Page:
Sunday Summary: 7.23.17Maybe you do this, too. You hear a name. It’s not the kind of name that you’d hear on a person, at least not a real live person you’d be likely to meet today. Certainly not a child. At first, it’s unwearable. A jaw-dropping surprise. Nope, nope, nope.

But then you talk yourself into it. After all, it sounds an awful lot like x, y, and z popular names. And that reference that you’re thinking of? It’s pretty darn obscure. Plus, parents are always looking for the new. Why not this name?

Emily had me in onomastic contortions over Vitus the other day. It’s on her list of 14 Boys’ Names from Ancient Rome. I think it works. How ’bout you?

Elsewhere online:

  • Oh, this story of what happens when a dad names the daughter! Perfection.
  • And this story of a couple who went wild with the middle names – including one that’s not quite a name. I don’t think I would dare – well, wait. If it were up to me, then yes. More middle names than Uma’s Rosalind Arusha Arkadina Altalune Florence Thurman-Busson would be on the table. But my husband raises an eyebrow after two.
  • Speaking of middles: Kara paired ancient girls names with vintage middles, and the result is stunning. I’m swooning over Sybil Josephine. There’s a boys’ version, too!
  • Ever wonder how nuns get their names? Kate dives in to the question here.
  • Um, Nancy has turned her five-name Fridays into YouTube videos! This week’s is below. (If you’re reading via email, click here to go directly to YouTube.)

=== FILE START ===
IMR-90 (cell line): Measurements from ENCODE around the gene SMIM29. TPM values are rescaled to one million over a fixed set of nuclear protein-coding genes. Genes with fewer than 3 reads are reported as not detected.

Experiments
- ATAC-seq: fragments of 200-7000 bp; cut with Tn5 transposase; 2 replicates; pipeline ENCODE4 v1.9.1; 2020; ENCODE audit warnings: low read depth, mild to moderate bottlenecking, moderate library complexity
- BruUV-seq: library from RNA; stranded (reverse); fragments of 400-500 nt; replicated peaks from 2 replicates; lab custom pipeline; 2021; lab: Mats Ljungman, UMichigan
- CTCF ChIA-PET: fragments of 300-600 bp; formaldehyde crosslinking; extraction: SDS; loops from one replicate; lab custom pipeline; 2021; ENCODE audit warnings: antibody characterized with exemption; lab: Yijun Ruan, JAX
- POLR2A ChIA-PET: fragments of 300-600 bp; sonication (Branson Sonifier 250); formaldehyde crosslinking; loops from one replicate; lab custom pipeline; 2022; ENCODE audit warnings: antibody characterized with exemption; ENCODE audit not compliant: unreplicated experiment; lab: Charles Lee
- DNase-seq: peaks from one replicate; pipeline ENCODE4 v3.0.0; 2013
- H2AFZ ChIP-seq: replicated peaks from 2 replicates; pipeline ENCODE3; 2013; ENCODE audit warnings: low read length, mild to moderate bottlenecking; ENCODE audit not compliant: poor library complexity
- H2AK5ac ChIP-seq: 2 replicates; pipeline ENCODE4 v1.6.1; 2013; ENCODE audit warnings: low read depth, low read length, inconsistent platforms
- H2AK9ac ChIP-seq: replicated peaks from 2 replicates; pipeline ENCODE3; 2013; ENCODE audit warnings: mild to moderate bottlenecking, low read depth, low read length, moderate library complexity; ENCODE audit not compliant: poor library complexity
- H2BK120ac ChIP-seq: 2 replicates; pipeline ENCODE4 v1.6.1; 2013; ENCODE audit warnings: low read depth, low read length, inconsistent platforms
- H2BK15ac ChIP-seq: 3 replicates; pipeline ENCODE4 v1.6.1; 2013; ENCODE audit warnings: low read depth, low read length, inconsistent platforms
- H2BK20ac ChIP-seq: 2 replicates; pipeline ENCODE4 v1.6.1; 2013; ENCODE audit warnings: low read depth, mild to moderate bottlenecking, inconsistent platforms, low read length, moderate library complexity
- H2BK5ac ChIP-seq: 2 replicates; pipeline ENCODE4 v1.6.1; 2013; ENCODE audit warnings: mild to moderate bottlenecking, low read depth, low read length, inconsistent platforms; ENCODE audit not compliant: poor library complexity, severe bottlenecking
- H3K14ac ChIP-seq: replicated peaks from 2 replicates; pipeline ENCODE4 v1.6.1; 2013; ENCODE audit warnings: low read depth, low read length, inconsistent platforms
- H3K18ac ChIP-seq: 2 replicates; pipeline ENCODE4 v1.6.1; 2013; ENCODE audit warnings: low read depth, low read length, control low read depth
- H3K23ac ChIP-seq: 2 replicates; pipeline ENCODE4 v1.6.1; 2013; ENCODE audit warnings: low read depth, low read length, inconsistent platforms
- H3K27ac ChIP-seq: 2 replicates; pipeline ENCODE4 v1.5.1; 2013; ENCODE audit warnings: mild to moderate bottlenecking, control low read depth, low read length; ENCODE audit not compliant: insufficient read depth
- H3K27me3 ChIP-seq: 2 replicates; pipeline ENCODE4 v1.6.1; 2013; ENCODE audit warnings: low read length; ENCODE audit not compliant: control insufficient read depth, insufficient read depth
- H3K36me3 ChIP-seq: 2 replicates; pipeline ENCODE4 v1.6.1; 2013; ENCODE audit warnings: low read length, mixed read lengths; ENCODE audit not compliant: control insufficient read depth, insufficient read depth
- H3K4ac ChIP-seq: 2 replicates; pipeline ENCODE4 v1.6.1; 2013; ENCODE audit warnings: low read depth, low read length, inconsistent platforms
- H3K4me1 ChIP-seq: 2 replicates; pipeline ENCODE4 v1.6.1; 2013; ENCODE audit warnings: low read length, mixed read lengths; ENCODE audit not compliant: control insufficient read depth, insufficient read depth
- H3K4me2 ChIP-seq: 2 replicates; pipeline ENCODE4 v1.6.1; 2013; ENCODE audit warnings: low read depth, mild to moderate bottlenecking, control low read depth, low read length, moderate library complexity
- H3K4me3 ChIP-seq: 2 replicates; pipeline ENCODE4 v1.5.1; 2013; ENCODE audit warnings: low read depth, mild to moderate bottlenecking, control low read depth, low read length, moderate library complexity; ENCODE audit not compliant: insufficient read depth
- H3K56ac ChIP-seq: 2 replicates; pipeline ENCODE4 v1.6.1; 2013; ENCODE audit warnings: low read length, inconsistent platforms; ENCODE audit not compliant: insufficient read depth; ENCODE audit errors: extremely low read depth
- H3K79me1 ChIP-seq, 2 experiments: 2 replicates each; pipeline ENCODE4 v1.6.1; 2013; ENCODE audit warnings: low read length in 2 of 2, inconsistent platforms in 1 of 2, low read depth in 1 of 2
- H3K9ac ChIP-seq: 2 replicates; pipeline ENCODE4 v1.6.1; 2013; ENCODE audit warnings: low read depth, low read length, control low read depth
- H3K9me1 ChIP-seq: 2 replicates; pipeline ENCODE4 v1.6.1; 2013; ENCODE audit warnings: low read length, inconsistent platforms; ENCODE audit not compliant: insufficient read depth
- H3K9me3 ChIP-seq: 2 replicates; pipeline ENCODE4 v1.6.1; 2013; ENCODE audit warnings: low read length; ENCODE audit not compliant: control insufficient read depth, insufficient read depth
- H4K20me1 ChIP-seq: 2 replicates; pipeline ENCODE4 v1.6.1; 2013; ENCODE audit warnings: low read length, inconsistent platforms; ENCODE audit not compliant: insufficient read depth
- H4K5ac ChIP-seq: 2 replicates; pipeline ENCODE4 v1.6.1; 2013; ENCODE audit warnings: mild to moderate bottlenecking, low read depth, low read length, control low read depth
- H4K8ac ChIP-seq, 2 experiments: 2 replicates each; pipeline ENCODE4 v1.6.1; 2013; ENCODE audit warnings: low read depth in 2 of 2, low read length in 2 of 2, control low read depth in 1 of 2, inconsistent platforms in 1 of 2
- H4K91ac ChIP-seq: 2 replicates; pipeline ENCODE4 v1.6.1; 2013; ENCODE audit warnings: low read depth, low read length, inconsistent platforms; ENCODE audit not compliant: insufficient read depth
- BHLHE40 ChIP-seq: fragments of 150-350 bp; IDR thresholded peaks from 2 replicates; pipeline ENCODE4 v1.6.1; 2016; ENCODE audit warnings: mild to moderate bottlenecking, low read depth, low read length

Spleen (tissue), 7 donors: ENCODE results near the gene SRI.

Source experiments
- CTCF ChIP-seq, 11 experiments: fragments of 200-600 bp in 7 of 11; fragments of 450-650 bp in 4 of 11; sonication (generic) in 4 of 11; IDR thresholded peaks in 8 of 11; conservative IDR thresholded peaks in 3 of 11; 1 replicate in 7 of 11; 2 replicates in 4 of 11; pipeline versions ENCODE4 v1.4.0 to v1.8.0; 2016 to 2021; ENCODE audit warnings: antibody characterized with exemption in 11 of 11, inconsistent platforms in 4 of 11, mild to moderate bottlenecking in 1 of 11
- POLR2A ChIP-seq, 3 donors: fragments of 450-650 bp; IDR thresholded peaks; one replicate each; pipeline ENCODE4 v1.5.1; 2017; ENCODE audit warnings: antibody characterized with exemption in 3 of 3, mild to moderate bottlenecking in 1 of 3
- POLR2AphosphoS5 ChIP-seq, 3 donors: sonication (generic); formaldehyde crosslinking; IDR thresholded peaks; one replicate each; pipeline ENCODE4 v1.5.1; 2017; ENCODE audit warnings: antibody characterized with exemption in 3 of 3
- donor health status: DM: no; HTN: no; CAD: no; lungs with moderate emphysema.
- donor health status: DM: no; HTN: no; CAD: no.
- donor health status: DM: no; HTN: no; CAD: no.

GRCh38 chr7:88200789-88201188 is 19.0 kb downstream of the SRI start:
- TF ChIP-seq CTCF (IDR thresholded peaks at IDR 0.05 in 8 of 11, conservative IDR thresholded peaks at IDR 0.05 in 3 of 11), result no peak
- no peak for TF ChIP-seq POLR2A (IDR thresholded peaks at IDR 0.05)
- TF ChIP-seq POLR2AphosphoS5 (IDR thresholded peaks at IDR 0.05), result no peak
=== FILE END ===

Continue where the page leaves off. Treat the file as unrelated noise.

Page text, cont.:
Before we go, a reminder: if you haven’t voted in the New Names Showdowns Final Round, now’s your chance! The girls’ contest is here, and you can vote for the boys’ winner here.

That’s all for this week! As always, thank you for reading – and have a great week!

About Abby Sandel

Whether you're naming a baby, or just all about names, you've come to the right place! Appellation Mountain is a haven for lovers of obscure gems and enduring classics alike.

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What do you think?


  1. I would really strongly caution against anyone going with Vitus. St. Vitus’ Dance was the name given to some ‘dancing epidemics’ in the Middle Ages, and is also the colloquial name for Sydenham’s chorea, “a disorder characterized by rapid, uncoordinated jerking movements primarily affecting the face, hands and feet”.
    So yeah, maybe not Vitus.

  2. So my husband is Czech (I’m American, but we live in the Czech Rep.) and we’re expecting girl #3 – just this weekend he was genuinely trying to sell me on Libuše (he loves the legend). It’s not a common name here at all either. I’m pretty sure I can’t go quite THAT Czech. I’m going to need my midwestern US family to be able to handle the name too, lol.

    And St. Vitus Cathedral is the beautiful church in the middle of Prague Castle!

    1. CarolAnn, that’s such a fun coincidence! I find myself wondering if Libuše could be Libby in English? My mother-in-law has a very Polish name without an English form, and she dislikes it when people try to find one. But if you start out with the intention of using a cross-cultural version of the name, maybe it would work?

      How did I not know that about Prague!? My husband spent time there in college, and took tons of pictures, a few of which are hanging in our house 20+ years later. I wonder if any of them are from St. Vitus?!